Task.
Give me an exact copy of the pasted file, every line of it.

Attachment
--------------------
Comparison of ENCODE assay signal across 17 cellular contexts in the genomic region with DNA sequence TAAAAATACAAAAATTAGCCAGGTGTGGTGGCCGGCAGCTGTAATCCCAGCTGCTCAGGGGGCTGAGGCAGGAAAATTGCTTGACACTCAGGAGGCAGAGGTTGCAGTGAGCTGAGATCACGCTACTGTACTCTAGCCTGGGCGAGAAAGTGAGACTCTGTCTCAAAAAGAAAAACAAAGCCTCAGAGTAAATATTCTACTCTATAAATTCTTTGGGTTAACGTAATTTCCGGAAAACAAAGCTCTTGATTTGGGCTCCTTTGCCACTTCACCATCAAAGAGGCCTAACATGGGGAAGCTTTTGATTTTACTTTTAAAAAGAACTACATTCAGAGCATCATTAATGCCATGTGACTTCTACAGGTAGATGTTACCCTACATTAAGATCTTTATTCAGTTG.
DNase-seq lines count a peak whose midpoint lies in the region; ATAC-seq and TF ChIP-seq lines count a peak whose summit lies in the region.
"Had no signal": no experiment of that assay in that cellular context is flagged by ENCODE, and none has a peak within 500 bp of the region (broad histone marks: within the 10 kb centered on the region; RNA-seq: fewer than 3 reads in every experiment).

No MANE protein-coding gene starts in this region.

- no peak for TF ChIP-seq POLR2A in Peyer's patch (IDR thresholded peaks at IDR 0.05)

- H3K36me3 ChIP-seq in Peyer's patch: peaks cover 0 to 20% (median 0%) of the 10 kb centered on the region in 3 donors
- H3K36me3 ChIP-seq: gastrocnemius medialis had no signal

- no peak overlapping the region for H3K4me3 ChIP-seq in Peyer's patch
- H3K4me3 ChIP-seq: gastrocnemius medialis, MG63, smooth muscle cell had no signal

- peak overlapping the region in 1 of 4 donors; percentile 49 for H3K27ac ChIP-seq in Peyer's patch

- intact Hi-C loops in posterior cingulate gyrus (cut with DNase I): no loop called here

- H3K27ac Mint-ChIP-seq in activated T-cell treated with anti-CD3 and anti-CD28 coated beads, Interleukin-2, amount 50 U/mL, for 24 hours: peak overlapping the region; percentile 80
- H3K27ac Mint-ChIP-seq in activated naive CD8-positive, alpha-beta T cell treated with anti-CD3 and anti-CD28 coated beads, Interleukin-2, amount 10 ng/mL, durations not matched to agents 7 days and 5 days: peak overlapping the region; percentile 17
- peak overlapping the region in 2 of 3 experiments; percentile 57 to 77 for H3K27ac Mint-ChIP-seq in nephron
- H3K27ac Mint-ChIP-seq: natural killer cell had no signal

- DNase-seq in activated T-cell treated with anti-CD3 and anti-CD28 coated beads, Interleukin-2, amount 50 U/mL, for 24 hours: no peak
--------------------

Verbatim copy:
Comparison of ENCODE assay signal across 17 cellular contexts in the genomic region with DNA sequence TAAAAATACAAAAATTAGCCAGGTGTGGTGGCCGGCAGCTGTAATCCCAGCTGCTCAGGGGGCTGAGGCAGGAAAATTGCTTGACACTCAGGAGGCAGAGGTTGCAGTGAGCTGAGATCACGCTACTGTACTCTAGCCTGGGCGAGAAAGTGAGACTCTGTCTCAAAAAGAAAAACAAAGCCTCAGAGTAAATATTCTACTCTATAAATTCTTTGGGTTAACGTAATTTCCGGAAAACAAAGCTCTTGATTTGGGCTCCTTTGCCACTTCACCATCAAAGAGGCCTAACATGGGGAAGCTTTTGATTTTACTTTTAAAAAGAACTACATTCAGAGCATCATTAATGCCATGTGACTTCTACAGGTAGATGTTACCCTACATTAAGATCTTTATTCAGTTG.
DNase-seq lines count a peak whose midpoint lies in the region; ATAC-seq and TF ChIP-seq lines count a peak whose summit lies in the region.
"Had no signal": no experiment of that assay in that cellular context is flagged by ENCODE, and none has a peak within 500 bp of the region (broad histone marks: within the 10 kb centered on the region; RNA-seq: fewer than 3 reads in every experiment).

No MANE protein-coding gene starts in this region.

- no peak for TF ChIP-seq POLR2A in Peyer's patch (IDR thresholded peaks at IDR 0.05)

- H3K36me3 ChIP-seq in Peyer's patch: peaks cover 0 to 20% (median 0%) of the 10 kb centered on the region in 3 donors
- H3K36me3 ChIP-seq: gastrocnemius medialis had no signal

- no peak overlapping the region for H3K4me3 ChIP-seq in Peyer's patch
- H3K4me3 ChIP-seq: gastrocnemius medialis, MG63, smooth muscle cell had no signal

- peak overlapping the region in 1 of 4 donors; percentile 49 for H3K27ac ChIP-seq in Peyer's patch

- intact Hi-C loops in posterior cingulate gyrus (cut with DNase I): no loop called here

- H3K27ac Mint-ChIP-seq in activated T-cell treated with anti-CD3 and anti-CD28 coated beads, Interleukin-2, amount 50 U/mL, for 24 hours: peak overlapping the region; percentile 80
- H3K27ac Mint-ChIP-seq in activated naive CD8-positive, alpha-beta T cell treated with anti-CD3 and anti-CD28 coated beads, Interleukin-2, amount 10 ng/mL, durations not matched to agents 7 days and 5 days: peak overlapping the region; percentile 17
- peak overlapping the region in 2 of 3 experiments; percentile 57 to 77 for H3K27ac Mint-ChIP-seq in nephron
- H3K27ac Mint-ChIP-seq: natural killer cell had no signal

- DNase-seq in activated T-cell treated with anti-CD3 and anti-CD28 coated beads, Interleukin-2, amount 50 U/mL, for 24 hours: no peak